Globe iconLogin iconRecap iconSearch iconTickets icon
news

MLB News

Wolters lifts Rox to walk-off win in wild game

Arenado: 'I knew we were going to win that game with Tony up next'
@harding_at_mlb
May 26, 2019

DENVER -- Tony Wolters’ offseason project was to simplify his offensive approach. And in case he wants to believe more is better, he has plenty of teammates to remind him through word and deed that less is best. After three hits Sunday afternoon, one simple thought -- fire at a

DENVER -- Tony Wolters’ offseason project was to simplify his offensive approach. And in case he wants to believe more is better, he has plenty of teammates to remind him through word and deed that less is best.

After three hits Sunday afternoon, one simple thought -- fire at a pitch high in the zone -- drove home the winning run in a wild 8-7 victory over the Orioles at Coors Field.

Box score

“It might feel weird that you’re being that simple, but it’s that simple,” said Wolters, who hit .170 in part-time duty last year, but is batting .309 in his first opportunity for regular starts.

Wolters’ sacrifice fly to left field gave the Rockies (24-27) their fourth win in six games. It was the second walk-off win in the three-game set with the Orioles, who proved to be a tough out even though they are tied with the Marlins for the fewest wins in the Majors (16).

But the victory -- and, really, the last month -- served as an example of a Colorado offense that is relentless, which is good because it has needed to be. The Rockies led Sunday’s game, 5-1, after six innings -- with Nolan Arenado’s two-run homer and starting pitcher German Márquez’s two-run triple in the sixth the big hits -- but found themselves behind a run after the O's scored three in the seventh and three in the eighth.

The final inning showed that Colorado can be dangerous, even below the heart of the order. Trevor Story, whose two-run homer on Friday gave the Rockies an 8-6 walk-off win, struck out to end the sixth and eighth with two on (on a five-strikeout day). But Colorado kept coming.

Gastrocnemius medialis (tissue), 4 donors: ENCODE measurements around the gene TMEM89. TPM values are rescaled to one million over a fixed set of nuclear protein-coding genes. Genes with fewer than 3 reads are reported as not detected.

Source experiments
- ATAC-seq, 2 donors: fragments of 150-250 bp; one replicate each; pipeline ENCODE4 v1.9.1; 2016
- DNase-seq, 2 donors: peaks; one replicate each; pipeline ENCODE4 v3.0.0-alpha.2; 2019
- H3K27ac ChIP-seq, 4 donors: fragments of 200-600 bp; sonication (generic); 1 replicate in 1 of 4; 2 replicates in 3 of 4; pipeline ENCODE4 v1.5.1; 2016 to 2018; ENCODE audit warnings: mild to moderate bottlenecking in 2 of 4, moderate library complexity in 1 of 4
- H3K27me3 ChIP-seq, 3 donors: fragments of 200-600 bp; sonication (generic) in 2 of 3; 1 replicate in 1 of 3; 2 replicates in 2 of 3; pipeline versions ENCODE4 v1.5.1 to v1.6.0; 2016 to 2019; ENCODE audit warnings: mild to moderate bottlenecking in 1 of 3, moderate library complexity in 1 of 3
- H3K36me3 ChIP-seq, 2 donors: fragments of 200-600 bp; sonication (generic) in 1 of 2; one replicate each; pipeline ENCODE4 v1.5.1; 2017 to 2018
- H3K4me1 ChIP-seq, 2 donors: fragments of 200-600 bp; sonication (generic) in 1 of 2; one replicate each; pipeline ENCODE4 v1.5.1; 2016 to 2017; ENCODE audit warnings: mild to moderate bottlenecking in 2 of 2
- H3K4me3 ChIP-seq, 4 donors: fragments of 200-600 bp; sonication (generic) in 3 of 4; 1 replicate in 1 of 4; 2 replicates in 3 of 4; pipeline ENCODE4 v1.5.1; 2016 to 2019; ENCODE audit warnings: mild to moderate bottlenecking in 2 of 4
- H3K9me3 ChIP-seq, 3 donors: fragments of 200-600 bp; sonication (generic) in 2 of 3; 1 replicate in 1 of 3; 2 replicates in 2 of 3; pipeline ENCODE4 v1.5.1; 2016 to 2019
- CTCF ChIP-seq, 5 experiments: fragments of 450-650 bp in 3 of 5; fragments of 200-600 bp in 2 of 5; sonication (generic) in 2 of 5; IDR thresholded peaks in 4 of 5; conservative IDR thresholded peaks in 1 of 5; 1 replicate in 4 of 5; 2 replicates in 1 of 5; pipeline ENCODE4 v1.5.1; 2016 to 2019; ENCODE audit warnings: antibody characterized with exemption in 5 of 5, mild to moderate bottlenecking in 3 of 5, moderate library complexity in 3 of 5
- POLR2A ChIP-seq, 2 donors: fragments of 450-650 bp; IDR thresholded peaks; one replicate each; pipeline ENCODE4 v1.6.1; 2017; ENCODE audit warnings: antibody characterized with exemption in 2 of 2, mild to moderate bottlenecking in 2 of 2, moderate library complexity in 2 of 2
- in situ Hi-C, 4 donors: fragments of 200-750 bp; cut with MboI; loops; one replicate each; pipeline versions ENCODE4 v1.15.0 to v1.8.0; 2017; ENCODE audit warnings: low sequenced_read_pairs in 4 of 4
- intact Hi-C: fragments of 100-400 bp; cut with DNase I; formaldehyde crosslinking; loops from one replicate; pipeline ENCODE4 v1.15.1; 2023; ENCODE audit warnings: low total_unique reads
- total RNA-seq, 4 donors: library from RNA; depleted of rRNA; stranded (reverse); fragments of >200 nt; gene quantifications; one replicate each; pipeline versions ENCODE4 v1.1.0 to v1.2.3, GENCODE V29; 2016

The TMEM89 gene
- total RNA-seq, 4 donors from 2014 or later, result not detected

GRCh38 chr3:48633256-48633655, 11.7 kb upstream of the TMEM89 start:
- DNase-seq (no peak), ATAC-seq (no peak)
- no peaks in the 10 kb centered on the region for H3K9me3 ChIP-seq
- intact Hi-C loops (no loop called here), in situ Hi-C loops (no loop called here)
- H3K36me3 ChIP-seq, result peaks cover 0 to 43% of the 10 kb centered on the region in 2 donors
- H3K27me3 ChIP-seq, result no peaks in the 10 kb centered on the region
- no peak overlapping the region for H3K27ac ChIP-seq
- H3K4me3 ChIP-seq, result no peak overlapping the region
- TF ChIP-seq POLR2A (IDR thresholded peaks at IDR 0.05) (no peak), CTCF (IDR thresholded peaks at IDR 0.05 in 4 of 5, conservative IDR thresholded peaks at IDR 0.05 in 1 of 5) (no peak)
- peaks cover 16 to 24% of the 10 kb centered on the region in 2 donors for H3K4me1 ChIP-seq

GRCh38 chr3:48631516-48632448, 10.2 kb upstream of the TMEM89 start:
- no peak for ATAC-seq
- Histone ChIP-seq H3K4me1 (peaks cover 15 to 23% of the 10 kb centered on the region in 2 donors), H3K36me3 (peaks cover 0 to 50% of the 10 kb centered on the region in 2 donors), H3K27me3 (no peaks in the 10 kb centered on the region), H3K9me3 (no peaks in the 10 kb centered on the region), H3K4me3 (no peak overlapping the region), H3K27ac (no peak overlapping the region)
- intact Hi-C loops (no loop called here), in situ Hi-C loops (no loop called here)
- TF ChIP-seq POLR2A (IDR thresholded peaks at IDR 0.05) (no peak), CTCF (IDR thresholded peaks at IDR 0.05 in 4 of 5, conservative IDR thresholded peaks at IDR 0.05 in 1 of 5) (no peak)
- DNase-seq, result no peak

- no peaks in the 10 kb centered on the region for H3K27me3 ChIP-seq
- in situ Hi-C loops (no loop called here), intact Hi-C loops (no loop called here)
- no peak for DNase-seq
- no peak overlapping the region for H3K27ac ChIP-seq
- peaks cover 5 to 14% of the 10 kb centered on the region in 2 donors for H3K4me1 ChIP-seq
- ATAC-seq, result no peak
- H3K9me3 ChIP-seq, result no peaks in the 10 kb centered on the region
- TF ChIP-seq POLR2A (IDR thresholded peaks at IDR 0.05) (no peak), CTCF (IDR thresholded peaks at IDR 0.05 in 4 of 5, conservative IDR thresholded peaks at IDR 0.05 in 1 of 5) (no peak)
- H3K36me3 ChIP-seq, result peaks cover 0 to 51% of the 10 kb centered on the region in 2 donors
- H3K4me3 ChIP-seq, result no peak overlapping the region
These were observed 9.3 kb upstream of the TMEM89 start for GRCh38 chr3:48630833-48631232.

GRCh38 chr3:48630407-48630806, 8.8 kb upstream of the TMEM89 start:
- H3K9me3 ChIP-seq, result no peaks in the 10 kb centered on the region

After David Dahl flied out to open the ninth, Arenado, whose homer off Orioles starter David Hess was his 14th of the season, singled against Brandon Kline. Daniel Murphy drew a left-on-left walk from Paul Fry. Against losing pitcher Mychal Givens, Mark Reynolds drew a four-pitch walk, and Ian Desmond walked to end a nine-pitch at-bat and force the tying run home. Desmond, who had two hits, laid off three close pitches and took a nasty slider for his RBI.

“Right when Ian walked, I knew we were going to win that game with Tony up next,” said Arenado, whose 201st homer tied Dante Bichette for the fifth most in club history.

“Give credit to my teammates having really great at-bats. Nolan, Mark, Murph, Des and I went up there with a simple approach, just seeing the ball up,” said Wolters, who drove Givens’ first pitch to score pinch-runner Jeff Hoffman.

The offense was the subject of much worry last year, when the Rockies made the postseason for a second straight year despite the lowest batting average in club history, .256. But the addition of Murphy and the maturation of hitters such as Dahl, Ryan McMahon and Raimel Tapia is helping the group come into focus.

The Rockies have scored five or more runs in 10 of their last 12 games. With 13 hits on Sunday, the team has reached double figures 15 times in 21 days this month. This series win came without Charlie Blackmon, who has been day to day since suffering a right calf injury Thursday at Pittsburgh.

The leader, of course, is Arenado. He didn’t homer until April 14, and it’s no coincidence Colorado is 20-15 since.

Wolters, an often game-changing defender, showed how a player makes the most of his big at-bat. Givens had walked a couple hitters and needed to attack with the bases loaded, but Wolters was not at all concerned about a pitcher’s problems.

“When he plays well, it makes the other guys relax and do their thing, and I think that’s part of why offensively we’ve picked it up the last month,” Rockies manager Bud Black said.

“Every at-bat is different,” Wolters said. “I wasn’t really thinking about those other at-bats. I was keeping my eyes in one spot, and it was in there and I’m swinging.”

... and don’t forget

The Rockies had poor starts the previous two games from Hoffman and Kyle Freeland. For the first six innings Sunday, it looked as if Marquez was the star. He had given up just three hits and thrown 77 pitches.

But the start went south after a high moment -- his two-run double off Hess in the sixth. Marquez fanned Keon Broxton, then gave up hits to the next four.

Marquez’s final line -- 6 1/3 innings, four runs, seven hits -- didn’t speak to the quality of his overall work. Three of the hits in the seventh were not hit hard. But he and the rest of the Rockies were holding their breath after Trey Mancini’s two-run triple in the eighth inning off eventual winner Scott Oberg (3-0) gave the O's a 7-6 lead.

“It was a little bit [frustrating], but you’ve got to keep moving forward,” Marquez said.

Thomas Harding has covered the Rockies since 2000, and for MLB.com since 2002. Follow him on Twitter @harding_at_mlb and like his Facebook page.